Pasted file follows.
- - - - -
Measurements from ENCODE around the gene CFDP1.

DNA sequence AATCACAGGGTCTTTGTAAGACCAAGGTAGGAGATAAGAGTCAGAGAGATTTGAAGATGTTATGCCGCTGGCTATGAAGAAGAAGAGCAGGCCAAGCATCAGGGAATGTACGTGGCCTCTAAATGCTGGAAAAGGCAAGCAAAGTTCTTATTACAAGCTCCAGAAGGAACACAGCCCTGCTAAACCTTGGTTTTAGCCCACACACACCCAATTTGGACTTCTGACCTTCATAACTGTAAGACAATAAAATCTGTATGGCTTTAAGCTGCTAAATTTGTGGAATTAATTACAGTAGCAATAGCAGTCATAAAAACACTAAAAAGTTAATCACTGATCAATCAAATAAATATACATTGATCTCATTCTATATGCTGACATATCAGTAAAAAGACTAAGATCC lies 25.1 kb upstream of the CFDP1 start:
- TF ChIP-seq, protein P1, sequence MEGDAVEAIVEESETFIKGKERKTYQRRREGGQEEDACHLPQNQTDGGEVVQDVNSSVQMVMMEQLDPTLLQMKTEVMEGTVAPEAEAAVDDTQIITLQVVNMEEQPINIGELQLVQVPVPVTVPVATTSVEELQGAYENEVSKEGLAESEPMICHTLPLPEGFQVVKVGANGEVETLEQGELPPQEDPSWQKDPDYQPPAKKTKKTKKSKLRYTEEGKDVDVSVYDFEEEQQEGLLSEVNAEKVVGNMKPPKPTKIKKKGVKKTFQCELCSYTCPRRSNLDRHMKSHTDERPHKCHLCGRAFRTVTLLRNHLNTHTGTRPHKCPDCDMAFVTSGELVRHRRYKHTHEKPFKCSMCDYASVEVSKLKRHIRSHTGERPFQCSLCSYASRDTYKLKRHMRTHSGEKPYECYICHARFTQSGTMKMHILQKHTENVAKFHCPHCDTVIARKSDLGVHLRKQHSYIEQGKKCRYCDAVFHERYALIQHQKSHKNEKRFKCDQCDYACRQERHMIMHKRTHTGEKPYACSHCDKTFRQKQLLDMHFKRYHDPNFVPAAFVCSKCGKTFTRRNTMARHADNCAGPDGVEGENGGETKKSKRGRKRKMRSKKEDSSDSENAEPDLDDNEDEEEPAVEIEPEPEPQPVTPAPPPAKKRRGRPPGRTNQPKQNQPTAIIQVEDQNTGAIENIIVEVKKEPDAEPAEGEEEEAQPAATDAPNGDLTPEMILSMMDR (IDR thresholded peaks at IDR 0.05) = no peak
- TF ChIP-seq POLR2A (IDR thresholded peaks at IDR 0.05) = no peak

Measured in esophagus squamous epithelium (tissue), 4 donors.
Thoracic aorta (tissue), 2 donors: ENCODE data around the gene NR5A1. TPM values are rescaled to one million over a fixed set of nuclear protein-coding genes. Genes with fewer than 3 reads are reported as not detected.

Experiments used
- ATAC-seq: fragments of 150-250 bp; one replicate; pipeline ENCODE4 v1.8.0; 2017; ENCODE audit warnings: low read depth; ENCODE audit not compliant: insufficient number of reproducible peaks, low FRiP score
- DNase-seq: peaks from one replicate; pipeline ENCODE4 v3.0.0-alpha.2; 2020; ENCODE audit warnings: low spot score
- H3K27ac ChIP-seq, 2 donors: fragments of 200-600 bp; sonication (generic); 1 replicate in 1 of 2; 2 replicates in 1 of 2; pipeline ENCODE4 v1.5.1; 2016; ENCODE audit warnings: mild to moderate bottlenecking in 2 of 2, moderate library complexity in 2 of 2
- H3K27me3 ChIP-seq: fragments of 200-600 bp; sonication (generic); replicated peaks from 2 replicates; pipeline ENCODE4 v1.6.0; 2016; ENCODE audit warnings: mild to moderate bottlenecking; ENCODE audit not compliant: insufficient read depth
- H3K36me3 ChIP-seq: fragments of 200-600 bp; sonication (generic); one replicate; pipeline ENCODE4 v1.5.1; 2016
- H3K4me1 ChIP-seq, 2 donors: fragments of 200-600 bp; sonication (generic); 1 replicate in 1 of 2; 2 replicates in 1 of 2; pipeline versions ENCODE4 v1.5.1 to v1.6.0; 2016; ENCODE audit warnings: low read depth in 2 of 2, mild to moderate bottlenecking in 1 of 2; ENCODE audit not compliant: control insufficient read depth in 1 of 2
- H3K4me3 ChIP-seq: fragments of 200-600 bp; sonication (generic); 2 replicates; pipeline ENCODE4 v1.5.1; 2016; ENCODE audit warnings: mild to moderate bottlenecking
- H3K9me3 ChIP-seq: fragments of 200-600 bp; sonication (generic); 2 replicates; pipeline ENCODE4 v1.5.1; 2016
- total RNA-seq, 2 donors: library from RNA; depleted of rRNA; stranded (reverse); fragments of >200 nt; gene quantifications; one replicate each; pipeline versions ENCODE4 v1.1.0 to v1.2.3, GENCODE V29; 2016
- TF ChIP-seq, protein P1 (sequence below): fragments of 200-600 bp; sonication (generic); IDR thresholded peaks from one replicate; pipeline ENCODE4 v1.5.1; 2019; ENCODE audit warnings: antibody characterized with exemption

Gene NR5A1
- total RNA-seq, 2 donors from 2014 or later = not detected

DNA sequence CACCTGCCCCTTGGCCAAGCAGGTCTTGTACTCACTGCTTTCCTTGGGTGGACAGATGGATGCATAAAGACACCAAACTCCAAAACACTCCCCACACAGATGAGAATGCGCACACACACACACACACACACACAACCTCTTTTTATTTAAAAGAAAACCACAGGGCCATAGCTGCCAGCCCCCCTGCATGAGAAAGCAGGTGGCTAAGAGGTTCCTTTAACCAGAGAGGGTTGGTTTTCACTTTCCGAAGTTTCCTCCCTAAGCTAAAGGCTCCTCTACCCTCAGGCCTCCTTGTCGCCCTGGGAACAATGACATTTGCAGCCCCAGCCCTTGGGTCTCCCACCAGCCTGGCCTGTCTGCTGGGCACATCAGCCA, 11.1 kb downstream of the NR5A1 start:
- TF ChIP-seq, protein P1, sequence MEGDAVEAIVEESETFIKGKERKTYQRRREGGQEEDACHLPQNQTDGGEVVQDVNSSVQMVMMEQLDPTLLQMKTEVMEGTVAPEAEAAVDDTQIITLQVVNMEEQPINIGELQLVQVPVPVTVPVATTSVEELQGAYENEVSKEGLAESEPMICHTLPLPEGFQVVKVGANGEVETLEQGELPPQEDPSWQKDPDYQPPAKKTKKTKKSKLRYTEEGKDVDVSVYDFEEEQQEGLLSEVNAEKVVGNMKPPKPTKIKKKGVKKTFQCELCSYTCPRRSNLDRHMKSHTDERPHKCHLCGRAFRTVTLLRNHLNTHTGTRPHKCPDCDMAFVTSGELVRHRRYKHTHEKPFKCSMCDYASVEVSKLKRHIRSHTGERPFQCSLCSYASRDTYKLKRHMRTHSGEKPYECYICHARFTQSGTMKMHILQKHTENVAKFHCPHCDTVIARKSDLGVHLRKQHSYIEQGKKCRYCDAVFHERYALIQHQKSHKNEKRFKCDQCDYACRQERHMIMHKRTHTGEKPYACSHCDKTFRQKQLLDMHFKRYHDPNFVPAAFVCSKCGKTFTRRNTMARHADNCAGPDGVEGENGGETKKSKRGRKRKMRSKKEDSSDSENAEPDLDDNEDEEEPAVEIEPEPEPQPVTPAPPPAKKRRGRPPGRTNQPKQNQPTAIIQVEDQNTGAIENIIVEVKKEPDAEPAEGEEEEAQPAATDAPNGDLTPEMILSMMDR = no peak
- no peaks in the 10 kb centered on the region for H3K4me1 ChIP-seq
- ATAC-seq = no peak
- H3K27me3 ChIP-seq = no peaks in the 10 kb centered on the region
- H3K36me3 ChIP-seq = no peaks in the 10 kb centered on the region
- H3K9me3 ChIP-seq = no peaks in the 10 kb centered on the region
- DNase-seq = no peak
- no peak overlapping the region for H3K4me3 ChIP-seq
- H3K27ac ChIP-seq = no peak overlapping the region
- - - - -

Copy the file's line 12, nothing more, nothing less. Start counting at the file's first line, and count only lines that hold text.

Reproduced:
- H3K36me3 ChIP-seq: fragments of 200-600 bp; sonication (generic); one replicate; pipeline ENCODE4 v1.5.1; 2016